little nests agree."- They both try for honors on the Wednesday
and Saturday afternoon recreation team.
KEITH, J., or "Big" Keith, came from home so he could fight with his
brother. He is one of our actors and also one of our track men.
32 THE 'TARGET
History of the 1907 Class-Continued
ORR, another new man, who is ever called "Swede,7' is our .senator from
Michigan City, Ind. He is quite ta boy for the girls and lives in
hope of soon going to Ferry Hall.
PATTON, the class airship, sailed in here one day from Grand Rapids,
Mich. He at once started to tell us his family history, and before
half an hour he had us gasping for wind. He has lately cultivated
the idea that he is a track man and any afternoon you can see his
graceful form flitting around the track.
PLATT doesn't live anywhere and is always saying, "I'd have got a star
if-1" He owns a track suit, and has ambitions in the ath-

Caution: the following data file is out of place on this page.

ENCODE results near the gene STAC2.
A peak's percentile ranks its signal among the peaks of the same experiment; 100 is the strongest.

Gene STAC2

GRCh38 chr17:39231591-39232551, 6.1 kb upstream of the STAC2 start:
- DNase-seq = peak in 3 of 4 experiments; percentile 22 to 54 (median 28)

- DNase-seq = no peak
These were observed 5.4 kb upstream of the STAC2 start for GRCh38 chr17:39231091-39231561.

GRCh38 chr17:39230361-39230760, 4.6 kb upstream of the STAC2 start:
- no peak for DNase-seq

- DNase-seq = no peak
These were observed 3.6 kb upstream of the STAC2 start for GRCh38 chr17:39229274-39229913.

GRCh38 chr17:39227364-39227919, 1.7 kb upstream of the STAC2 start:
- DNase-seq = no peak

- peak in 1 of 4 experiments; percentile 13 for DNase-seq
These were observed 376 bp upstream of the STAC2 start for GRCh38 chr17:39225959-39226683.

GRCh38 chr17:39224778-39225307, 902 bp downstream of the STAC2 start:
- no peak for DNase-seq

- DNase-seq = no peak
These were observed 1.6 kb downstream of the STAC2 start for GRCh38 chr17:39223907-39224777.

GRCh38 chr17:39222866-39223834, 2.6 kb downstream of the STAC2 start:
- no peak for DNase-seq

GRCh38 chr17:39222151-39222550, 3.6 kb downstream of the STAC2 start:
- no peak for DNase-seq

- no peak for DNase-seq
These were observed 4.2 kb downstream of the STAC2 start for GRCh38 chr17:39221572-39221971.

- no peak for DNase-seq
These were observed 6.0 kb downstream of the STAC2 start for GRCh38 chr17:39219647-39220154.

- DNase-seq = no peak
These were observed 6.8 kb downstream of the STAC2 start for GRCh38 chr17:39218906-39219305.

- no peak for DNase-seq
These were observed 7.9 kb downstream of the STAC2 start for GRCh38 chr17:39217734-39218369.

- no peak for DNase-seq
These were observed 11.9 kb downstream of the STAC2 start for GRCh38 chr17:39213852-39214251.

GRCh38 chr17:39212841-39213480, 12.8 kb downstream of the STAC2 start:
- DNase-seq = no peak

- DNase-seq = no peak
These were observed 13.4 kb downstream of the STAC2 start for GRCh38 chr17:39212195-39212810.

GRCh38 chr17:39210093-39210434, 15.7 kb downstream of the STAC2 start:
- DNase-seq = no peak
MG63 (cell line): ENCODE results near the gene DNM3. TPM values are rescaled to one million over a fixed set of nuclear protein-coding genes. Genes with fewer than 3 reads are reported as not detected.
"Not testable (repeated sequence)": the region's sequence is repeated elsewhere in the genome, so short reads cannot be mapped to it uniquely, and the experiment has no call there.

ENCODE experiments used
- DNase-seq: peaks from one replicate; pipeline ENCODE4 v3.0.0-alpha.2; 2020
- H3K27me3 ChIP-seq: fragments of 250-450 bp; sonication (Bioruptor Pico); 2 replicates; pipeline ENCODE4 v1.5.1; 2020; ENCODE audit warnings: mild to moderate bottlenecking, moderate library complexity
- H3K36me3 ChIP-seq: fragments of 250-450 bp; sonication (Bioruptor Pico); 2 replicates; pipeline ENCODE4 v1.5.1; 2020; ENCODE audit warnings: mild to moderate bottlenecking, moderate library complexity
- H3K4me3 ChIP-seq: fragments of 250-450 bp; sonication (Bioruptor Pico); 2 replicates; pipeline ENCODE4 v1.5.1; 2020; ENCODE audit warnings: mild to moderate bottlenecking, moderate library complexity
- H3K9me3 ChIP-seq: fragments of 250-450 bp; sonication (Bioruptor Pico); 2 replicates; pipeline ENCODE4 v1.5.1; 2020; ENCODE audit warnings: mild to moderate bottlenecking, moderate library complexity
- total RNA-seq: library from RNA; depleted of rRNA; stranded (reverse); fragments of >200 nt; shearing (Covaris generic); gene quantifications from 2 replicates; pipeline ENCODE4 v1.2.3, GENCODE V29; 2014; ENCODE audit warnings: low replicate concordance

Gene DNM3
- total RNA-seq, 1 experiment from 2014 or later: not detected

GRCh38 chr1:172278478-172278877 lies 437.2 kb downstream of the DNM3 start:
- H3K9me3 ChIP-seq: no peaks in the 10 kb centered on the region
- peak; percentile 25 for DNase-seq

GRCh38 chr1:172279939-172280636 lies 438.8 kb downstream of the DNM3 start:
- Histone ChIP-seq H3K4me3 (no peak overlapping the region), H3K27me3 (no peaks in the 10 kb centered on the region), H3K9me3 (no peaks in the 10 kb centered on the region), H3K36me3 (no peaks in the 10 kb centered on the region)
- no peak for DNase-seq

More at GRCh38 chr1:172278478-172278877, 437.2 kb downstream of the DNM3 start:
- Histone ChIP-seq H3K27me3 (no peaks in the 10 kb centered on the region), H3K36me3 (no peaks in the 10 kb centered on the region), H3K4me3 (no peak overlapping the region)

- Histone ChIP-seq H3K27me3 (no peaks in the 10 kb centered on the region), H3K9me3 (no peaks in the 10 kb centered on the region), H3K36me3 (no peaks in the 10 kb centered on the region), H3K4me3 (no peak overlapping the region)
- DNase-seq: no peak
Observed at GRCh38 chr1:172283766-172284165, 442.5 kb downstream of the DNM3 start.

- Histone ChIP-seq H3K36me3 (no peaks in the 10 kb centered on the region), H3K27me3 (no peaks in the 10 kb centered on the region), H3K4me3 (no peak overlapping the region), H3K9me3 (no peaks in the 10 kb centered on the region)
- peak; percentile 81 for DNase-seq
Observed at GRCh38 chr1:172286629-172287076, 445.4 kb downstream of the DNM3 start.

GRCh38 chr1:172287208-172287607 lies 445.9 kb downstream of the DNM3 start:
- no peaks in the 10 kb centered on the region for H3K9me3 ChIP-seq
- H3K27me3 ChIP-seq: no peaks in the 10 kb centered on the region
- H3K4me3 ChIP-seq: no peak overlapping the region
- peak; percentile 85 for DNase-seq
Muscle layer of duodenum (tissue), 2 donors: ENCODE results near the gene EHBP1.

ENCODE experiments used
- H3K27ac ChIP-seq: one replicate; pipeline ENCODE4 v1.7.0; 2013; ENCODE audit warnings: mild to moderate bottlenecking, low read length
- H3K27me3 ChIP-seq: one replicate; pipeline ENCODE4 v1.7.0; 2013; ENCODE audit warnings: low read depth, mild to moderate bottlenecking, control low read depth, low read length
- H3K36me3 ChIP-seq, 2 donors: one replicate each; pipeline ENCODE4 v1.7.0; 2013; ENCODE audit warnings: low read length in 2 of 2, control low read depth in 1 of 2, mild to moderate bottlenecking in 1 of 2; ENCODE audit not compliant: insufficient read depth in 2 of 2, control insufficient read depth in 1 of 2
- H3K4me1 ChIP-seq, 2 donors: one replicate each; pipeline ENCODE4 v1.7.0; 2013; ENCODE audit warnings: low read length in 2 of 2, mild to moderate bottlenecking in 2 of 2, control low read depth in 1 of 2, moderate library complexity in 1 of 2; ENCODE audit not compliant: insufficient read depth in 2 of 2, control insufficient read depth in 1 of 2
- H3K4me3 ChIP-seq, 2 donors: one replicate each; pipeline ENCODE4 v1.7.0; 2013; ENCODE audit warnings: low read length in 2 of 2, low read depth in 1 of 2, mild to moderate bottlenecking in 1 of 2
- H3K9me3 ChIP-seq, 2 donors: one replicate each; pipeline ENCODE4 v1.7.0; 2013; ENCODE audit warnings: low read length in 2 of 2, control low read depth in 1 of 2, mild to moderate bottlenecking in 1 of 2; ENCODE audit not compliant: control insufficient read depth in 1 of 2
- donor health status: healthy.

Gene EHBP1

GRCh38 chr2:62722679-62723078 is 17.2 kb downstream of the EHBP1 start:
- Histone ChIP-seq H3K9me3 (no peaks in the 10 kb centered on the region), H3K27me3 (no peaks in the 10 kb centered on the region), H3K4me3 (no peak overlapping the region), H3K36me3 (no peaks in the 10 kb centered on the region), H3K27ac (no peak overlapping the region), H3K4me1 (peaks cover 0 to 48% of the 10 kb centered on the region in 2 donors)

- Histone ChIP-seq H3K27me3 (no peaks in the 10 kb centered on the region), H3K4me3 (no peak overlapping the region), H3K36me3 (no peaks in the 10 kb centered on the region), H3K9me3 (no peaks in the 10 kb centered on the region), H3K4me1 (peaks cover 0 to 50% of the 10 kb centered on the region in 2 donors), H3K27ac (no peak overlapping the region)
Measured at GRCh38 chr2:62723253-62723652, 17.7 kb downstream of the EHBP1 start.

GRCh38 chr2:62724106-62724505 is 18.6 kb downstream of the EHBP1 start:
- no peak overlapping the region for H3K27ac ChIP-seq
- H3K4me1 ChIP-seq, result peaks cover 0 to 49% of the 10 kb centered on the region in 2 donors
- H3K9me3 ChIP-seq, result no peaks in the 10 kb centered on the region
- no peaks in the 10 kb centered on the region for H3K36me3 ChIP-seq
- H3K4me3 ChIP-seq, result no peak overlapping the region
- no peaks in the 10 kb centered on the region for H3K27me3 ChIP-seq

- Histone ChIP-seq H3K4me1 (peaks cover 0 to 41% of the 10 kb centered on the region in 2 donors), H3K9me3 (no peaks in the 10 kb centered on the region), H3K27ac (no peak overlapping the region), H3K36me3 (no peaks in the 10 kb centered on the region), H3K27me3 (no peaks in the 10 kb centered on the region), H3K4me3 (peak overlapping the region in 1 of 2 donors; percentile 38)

REYNOLDS, our model from Lincoln, Neb., is a chubby little boy-, who does
great stunts in geometry. He hopes some day to be a doctor.
SCHULTZ, who also comes when you whistle, is one of the Chicago boys.
VVhen he gets started grinning it 's a case of to the woods for .yours
unless you want to play "Jonah and the Whale." His specialty
is studying, in which he spends all his time.
SISSON is another star winner, and is also a star drummer. He makes
quite an actress, taking the part of a charming maid in the class
THOMPSON expects some day to make stoves at Kalamazoo, Mich., where
V he now spends his leisure hours. He is one of hour track men and
a member of the Ravenswood coterie. '
VVALLEESTEIN, our sunny southern boy, got lost one day and strayed in
here from Paducah, Ky. He is a great baseball pitcher with a
record of one strike-out a game. He is also one of our actresses.
KAHN, one of "Rippling" Riemer's neighbors, came from Milwaukee,
Wis. He is a quiet boy and naturally there with the Hcahn game."
GARDNER, R., our Ravenswood "spinort," is our authority on autos. He
once started to take a friend out for a ride in one, and when they
, were about ten miles from home the machine broke Cso was heb,
and they walked home.